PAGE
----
Doing the Watusi

What are our bodies allowed to perform?

I’d like to see a whale. I’ve only seen them in aquariums in the 1980s, jumping through hoops, breaching and turning in chlorine-blue pools. Nomadic animals in holding tanks, never losing the urge to travel 100 kilometres through open water. Do you feel the constriction of other bodies in your own? A minute ago, I opened my laptop and read an article about a woman being sued by her unborn embryos. The estranged husband had given them names, Emma and Isabella.

Every day it seems as if there’s a new law governing what you can and can’t do with your body. In Ohio, they’re proposing women can’t have an abortion if the foetus has a heartbeat, which starts at six weeks, when it’s the size of a lentil, smaller than a popcorn kernel, smaller than a fingernail. Meanwhile, in the UK, the Digital Economies Bill is set to ban internet porn sites from showing what they call ‘unconventional sex acts’: fisting, urination, spanking that leaves marks. I don’t want to commit civil disobedience, I just want to watch porn on my computer, to have jurisdiction over my own orgasms, to reproduce in my own time, or not at all.

One night last autumn, I went on my own to see to a simple, rock ‘n’ roll … song (2016), Michael Clark’s farewell to David Bowie at the Barbican Centre in London. There were women sitting on either side of me, talking quietly about a heart attack, a care home. The dancers came on stage, making their glacial suite of movements to two piano pieces by Erik Satie. I’d like to say they moved like automata, but that’s not true. What was beautiful was watching their disciplined, pliant bodies straining on the edge of mechanization, up on one wobbling leg like monochrome flamingos, right at the threshold of human capacity.

The soundtrack to the next act was ‘Land’, Patti Smith’s incantatory epic of borderline experience: a hammered-out vision of extremis that begins with a boy being pushed in a hallway. Physical states smear and slide into each other, switchblade to needle to cock, the drugged body to the fucked body to the corpse. Out here, in Smith’s delicious ‘sea of possibilities’, what else is there to do but dance: to do the watusi, the pony, the twist?

I was in row G, craning forward. Three figures, in black vinyl flares, were going all out, arms snapping like alligators, limbs bending into impossible shapes. No more wobbles. Like Smith says: ‘got to lose control and then you take control’. I could feel it in my chest, the body’s hunger to wheel in and out of contact, freely.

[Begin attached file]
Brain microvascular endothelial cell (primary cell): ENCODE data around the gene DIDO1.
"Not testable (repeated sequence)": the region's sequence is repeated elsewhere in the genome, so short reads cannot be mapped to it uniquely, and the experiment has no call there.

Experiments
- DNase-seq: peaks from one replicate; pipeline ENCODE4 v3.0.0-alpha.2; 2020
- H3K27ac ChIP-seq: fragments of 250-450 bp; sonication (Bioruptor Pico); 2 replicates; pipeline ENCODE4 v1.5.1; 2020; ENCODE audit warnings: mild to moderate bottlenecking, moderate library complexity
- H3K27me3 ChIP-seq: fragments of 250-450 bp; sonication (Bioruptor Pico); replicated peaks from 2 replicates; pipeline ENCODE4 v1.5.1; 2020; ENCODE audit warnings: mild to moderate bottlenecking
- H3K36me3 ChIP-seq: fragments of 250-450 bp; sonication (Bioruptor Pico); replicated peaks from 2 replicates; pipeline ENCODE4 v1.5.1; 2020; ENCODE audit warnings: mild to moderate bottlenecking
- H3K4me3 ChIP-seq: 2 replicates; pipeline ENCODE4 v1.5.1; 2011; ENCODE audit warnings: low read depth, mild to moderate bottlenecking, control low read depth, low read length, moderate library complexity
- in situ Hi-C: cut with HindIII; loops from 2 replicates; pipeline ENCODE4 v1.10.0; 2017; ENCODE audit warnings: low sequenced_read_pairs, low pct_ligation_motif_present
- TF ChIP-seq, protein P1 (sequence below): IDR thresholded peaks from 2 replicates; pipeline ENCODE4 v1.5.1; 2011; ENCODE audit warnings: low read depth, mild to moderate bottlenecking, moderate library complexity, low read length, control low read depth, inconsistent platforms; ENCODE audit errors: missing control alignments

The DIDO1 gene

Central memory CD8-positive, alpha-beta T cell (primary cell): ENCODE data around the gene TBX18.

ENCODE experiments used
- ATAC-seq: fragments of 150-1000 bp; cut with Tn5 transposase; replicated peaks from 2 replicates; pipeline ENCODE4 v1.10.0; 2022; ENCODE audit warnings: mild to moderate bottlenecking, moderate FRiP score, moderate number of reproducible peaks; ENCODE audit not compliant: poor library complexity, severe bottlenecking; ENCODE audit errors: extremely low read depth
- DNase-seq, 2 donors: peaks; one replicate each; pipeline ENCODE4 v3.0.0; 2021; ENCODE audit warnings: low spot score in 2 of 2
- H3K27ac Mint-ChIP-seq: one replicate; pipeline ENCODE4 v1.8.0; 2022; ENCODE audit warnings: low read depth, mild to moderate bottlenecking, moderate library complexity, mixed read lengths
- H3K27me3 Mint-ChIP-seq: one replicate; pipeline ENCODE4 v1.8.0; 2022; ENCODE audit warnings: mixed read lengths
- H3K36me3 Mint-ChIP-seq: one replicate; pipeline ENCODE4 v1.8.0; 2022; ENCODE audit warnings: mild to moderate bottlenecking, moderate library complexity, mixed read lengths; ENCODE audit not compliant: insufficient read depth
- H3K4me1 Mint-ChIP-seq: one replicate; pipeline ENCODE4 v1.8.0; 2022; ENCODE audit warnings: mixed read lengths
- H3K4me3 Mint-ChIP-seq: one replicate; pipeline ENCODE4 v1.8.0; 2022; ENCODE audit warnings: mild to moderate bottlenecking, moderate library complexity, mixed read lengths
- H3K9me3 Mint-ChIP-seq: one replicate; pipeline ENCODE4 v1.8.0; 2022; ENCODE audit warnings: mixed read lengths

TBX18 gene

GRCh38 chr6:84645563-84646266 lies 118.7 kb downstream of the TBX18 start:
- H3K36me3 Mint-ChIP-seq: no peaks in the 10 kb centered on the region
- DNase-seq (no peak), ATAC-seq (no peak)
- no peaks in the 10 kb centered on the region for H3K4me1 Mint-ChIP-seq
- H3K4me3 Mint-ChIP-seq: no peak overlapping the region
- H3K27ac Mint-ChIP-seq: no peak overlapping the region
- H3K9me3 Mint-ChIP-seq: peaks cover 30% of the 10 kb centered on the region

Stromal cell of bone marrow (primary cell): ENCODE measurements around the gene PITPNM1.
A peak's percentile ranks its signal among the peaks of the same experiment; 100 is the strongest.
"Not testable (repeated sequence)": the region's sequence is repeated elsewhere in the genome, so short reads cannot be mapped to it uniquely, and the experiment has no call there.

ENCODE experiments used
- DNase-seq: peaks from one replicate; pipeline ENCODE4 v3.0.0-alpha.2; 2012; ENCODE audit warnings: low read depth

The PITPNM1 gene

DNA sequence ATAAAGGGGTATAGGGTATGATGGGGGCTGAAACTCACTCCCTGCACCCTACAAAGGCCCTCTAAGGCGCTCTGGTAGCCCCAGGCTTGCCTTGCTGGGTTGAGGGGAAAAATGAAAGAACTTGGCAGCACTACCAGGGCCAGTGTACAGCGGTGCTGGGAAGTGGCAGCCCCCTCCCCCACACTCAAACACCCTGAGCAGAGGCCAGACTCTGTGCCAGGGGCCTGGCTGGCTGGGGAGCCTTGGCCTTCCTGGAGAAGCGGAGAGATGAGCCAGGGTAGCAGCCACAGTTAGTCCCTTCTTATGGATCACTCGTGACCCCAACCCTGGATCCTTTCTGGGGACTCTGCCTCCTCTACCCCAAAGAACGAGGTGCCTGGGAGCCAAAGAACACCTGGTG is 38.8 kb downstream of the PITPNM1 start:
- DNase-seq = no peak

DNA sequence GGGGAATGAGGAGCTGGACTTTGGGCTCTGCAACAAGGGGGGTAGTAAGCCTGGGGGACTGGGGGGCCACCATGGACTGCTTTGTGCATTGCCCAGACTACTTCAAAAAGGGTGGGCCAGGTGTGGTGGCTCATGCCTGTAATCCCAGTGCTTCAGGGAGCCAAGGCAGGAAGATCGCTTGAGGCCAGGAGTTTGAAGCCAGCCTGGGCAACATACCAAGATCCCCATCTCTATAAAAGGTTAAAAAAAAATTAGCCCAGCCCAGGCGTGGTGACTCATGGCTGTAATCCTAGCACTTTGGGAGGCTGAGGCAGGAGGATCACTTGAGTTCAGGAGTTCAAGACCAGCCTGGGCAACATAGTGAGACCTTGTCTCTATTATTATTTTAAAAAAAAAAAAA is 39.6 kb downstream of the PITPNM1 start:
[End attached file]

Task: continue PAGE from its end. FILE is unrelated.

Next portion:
One hold in particular stuck in my mind. A dancer with a shaved head and an epicene face leant into a handstand that turned into an inverted lift. Arms outstretched, ankles locked behind his partner’s head, he hung in surrender before being lowered to the ground. Tenderness: I’ll take it wherever it comes. 

After the US election, I fell asleep each night packing a bag in my mind. A map, a compass, cash, a torch. What kind of disaster did I think was coming? Everything was eroding: language, truth, civil rights. I saw a T-shirt the other day that said ‘ACTIVISM’, but I’m not sure £65 slogans are going to help. ‘The people have the power’: another Smith lyric, but once you fetishize the people you’re only a step away from language like ‘ENEMIES OF THE PEOPLE’ or ‘the people have spoken’ or any of those other devices for shutting down debate.

I don’t know about the people, but I still believe in solidarity, as old-fashioned as that sounds, and I still believe that the root of solidarity lies in the common inheritance of our bodies – which, until someone in the silicon cities of the west cracks the code to eternal life, remain subject, however unequally, to sickness, loss, old age and death. It’s a sea of possibilities. Even now, it’s all up for grabs. The human animal, mobbed by desire, terrified of difference, pursuing their lynchings and pogroms, when they could be out here with the rest of us, doing the watusi in the dark.

Main image: Michael Clark Company, to a simple rock 'n' roll...song, 2016. Courtesy: Barbican Centre, London; photograph: Hugo Glendinning

Olivia Laing lives in Cambridge, UK. Her book The Lonely City: Adventures in the Art of Being Alone (2016) is published by Canongate.

Issue 185

First published in Issue 185

March 2017

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